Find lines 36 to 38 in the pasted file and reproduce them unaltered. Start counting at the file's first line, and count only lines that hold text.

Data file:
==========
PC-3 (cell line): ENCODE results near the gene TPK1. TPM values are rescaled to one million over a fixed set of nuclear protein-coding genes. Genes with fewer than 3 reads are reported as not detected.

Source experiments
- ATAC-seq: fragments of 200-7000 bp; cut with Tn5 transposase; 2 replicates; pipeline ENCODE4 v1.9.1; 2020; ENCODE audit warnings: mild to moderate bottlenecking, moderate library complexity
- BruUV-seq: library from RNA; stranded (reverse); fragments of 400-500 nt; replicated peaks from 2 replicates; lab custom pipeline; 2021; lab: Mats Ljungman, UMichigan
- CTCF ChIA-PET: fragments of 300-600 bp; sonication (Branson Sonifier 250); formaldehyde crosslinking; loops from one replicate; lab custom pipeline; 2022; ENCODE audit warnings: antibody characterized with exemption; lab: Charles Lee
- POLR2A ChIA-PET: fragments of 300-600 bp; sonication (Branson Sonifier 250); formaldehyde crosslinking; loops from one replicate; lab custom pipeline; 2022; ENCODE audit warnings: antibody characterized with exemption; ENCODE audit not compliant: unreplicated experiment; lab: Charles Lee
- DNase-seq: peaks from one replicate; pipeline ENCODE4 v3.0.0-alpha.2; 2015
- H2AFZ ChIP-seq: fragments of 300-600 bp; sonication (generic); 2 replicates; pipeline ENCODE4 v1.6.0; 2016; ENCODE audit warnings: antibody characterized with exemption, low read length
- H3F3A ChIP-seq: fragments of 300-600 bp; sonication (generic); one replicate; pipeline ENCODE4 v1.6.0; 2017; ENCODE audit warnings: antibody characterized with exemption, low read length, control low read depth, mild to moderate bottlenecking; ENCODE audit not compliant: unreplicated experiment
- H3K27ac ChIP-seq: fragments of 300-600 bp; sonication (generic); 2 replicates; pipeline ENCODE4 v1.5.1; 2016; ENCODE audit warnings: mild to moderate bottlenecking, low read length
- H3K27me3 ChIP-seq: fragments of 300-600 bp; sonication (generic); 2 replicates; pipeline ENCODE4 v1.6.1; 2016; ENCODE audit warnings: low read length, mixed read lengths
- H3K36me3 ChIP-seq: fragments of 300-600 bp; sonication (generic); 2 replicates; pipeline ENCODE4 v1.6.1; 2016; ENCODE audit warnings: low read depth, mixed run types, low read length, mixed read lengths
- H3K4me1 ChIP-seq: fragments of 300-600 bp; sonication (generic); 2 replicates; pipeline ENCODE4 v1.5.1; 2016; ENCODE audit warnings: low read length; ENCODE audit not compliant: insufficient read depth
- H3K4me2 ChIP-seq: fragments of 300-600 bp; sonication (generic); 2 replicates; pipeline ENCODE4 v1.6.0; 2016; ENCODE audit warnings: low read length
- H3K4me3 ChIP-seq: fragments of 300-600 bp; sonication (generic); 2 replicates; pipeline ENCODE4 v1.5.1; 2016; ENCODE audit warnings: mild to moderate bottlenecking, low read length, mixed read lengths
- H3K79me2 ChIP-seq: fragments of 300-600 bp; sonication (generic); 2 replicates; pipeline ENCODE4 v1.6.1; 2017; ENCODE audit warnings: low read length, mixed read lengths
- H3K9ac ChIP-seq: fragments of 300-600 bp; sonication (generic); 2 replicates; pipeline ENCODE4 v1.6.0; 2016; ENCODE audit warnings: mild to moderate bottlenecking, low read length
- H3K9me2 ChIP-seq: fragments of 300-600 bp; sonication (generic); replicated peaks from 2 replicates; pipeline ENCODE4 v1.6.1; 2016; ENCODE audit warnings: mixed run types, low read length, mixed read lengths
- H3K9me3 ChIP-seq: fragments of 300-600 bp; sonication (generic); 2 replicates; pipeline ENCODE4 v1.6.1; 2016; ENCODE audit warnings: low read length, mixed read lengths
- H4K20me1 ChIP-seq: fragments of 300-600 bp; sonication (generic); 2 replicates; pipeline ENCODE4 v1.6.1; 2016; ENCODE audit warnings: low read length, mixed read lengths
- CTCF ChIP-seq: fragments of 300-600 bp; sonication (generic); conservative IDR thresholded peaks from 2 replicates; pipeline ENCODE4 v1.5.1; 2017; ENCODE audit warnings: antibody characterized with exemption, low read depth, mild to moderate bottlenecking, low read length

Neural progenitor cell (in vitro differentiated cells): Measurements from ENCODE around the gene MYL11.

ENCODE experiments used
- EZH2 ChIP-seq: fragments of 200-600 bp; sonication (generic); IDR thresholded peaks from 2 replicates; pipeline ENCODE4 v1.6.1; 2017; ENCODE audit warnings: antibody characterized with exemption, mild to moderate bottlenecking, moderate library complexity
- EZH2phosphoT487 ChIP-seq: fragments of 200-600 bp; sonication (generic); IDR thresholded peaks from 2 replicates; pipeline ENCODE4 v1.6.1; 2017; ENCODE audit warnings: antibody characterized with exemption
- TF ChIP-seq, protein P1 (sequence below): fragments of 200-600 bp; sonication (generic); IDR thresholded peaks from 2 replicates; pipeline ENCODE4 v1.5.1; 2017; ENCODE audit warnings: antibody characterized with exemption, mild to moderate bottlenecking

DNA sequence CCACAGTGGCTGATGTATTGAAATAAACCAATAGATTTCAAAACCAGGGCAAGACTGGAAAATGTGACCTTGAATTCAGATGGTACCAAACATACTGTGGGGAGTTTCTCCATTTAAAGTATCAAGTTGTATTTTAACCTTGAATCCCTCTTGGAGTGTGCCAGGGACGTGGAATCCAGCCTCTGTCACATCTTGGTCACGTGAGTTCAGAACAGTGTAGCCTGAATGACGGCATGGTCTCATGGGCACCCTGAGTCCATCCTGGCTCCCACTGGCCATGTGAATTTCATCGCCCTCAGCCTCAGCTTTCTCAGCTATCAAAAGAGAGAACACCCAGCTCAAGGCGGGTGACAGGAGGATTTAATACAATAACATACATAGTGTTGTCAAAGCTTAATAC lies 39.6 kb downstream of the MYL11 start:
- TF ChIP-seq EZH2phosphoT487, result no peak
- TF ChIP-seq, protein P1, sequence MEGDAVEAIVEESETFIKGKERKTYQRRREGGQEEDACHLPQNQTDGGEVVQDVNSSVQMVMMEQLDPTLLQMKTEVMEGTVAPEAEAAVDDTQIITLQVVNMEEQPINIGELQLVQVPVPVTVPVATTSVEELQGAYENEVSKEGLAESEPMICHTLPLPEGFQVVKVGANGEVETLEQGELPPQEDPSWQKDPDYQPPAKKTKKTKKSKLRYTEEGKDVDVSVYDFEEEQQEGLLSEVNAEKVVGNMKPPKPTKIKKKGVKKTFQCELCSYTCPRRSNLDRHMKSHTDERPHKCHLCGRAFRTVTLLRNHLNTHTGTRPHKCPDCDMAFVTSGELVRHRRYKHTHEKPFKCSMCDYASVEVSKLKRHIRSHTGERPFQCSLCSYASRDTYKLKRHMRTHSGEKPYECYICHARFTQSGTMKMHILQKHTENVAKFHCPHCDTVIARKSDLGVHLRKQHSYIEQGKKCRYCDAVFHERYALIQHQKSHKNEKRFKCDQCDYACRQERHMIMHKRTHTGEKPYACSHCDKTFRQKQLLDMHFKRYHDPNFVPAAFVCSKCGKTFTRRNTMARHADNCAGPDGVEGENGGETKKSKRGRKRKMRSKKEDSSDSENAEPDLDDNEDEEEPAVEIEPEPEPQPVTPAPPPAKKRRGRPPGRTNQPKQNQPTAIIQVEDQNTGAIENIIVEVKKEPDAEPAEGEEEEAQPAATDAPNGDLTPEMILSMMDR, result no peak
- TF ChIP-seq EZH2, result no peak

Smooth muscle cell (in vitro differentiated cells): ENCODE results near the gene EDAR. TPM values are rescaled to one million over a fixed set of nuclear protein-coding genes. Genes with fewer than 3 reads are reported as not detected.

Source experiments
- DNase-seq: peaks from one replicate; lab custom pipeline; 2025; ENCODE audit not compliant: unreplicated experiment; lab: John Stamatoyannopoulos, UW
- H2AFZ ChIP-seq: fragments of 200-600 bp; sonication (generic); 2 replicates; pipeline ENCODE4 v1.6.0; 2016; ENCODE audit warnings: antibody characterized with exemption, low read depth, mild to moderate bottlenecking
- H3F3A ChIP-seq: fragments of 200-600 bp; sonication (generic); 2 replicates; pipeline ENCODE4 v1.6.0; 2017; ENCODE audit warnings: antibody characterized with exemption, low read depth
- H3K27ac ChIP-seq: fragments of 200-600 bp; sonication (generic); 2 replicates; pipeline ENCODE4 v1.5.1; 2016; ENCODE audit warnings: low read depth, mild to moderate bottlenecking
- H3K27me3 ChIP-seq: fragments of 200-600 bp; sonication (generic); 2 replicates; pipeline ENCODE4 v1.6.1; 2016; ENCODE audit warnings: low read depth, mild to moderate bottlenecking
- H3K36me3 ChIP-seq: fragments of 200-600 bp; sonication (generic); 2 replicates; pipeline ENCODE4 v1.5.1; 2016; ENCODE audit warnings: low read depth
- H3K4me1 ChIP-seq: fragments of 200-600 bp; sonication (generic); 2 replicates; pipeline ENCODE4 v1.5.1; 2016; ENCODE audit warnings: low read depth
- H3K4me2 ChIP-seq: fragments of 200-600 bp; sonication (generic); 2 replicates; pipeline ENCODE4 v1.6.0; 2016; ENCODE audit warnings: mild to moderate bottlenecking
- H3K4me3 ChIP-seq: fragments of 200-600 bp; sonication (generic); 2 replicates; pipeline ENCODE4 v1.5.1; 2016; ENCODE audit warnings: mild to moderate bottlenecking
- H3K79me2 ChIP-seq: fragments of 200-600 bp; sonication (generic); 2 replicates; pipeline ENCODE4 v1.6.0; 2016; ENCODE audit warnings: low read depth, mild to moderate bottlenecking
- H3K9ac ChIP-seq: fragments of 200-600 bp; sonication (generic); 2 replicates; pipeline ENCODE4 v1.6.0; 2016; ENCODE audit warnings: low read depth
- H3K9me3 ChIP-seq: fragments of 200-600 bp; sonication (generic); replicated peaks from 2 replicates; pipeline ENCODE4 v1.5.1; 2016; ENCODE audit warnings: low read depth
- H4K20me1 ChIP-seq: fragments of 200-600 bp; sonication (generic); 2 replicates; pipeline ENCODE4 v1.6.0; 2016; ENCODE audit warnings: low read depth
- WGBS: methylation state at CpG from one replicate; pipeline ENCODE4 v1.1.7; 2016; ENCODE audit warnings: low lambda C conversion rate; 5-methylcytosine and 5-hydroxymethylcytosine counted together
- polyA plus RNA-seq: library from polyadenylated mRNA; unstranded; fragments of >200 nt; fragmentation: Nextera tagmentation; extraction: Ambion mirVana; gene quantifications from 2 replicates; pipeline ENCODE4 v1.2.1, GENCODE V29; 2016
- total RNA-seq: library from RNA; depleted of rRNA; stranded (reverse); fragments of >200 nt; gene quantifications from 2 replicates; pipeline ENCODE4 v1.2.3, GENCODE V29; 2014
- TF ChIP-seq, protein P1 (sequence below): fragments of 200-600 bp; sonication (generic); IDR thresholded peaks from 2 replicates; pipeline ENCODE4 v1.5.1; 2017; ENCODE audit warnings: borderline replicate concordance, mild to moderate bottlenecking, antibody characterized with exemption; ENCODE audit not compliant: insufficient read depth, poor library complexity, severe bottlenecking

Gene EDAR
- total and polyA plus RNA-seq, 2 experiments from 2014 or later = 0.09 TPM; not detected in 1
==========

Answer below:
- H3K27ac ChIP-seq: fragments of 200-600 bp; sonication (generic); 2 replicates; pipeline ENCODE4 v1.5.1; 2016; ENCODE audit warnings: low read depth, mild to moderate bottlenecking
- H3K27me3 ChIP-seq: fragments of 200-600 bp; sonication (generic); 2 replicates; pipeline ENCODE4 v1.6.1; 2016; ENCODE audit warnings: low read depth, mild to moderate bottlenecking
- H3K36me3 ChIP-seq: fragments of 200-600 bp; sonication (generic); 2 replicates; pipeline ENCODE4 v1.5.1; 2016; ENCODE audit warnings: low read depth